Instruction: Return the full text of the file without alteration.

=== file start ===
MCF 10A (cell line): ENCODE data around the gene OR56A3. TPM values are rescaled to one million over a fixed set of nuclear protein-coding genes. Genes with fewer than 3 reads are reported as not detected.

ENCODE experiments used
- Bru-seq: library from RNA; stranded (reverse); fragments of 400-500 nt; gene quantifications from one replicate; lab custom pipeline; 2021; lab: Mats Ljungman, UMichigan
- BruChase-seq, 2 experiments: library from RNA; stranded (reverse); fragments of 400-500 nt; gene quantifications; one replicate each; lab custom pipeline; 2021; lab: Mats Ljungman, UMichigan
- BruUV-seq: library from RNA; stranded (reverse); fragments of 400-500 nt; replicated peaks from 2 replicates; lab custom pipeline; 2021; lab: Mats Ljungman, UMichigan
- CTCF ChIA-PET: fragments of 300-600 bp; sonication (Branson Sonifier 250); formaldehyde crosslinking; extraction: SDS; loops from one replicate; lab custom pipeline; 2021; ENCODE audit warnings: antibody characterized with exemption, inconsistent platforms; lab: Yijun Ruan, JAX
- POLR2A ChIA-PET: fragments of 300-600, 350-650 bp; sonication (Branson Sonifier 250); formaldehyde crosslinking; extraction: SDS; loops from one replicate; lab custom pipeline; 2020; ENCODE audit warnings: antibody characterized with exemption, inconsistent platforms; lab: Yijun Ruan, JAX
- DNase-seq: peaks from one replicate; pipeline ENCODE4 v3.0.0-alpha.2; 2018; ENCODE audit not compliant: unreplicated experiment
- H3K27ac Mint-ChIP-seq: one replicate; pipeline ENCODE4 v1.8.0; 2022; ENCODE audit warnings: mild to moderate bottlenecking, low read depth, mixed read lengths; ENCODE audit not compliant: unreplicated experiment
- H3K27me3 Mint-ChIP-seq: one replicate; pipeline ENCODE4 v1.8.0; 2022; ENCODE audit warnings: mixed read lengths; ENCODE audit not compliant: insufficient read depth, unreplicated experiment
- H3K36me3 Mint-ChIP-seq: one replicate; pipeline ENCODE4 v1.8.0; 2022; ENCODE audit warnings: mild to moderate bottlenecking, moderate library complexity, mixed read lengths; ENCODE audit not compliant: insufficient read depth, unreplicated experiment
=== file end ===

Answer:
MCF 10A (cell line): ENCODE data around the gene OR56A3. TPM values are rescaled to one million over a fixed set of nuclear protein-coding genes. Genes with fewer than 3 reads are reported as not detected.

ENCODE experiments used
- Bru-seq: library from RNA; stranded (reverse); fragments of 400-500 nt; gene quantifications from one replicate; lab custom pipeline; 2021; lab: Mats Ljungman, UMichigan
- BruChase-seq, 2 experiments: library from RNA; stranded (reverse); fragments of 400-500 nt; gene quantifications; one replicate each; lab custom pipeline; 2021; lab: Mats Ljungman, UMichigan
- BruUV-seq: library from RNA; stranded (reverse); fragments of 400-500 nt; replicated peaks from 2 replicates; lab custom pipeline; 2021; lab: Mats Ljungman, UMichigan
- CTCF ChIA-PET: fragments of 300-600 bp; sonication (Branson Sonifier 250); formaldehyde crosslinking; extraction: SDS; loops from one replicate; lab custom pipeline; 2021; ENCODE audit warnings: antibody characterized with exemption, inconsistent platforms; lab: Yijun Ruan, JAX
- POLR2A ChIA-PET: fragments of 300-600, 350-650 bp; sonication (Branson Sonifier 250); formaldehyde crosslinking; extraction: SDS; loops from one replicate; lab custom pipeline; 2020; ENCODE audit warnings: antibody characterized with exemption, inconsistent platforms; lab: Yijun Ruan, JAX
- DNase-seq: peaks from one replicate; pipeline ENCODE4 v3.0.0-alpha.2; 2018; ENCODE audit not compliant: unreplicated experiment
- H3K27ac Mint-ChIP-seq: one replicate; pipeline ENCODE4 v1.8.0; 2022; ENCODE audit warnings: mild to moderate bottlenecking, low read depth, mixed read lengths; ENCODE audit not compliant: unreplicated experiment
- H3K27me3 Mint-ChIP-seq: one replicate; pipeline ENCODE4 v1.8.0; 2022; ENCODE audit warnings: mixed read lengths; ENCODE audit not compliant: insufficient read depth, unreplicated experiment
- H3K36me3 Mint-ChIP-seq: one replicate; pipeline ENCODE4 v1.8.0; 2022; ENCODE audit warnings: mild to moderate bottlenecking, moderate library complexity, mixed read lengths; ENCODE audit not compliant: insufficient read depth, unreplicated experiment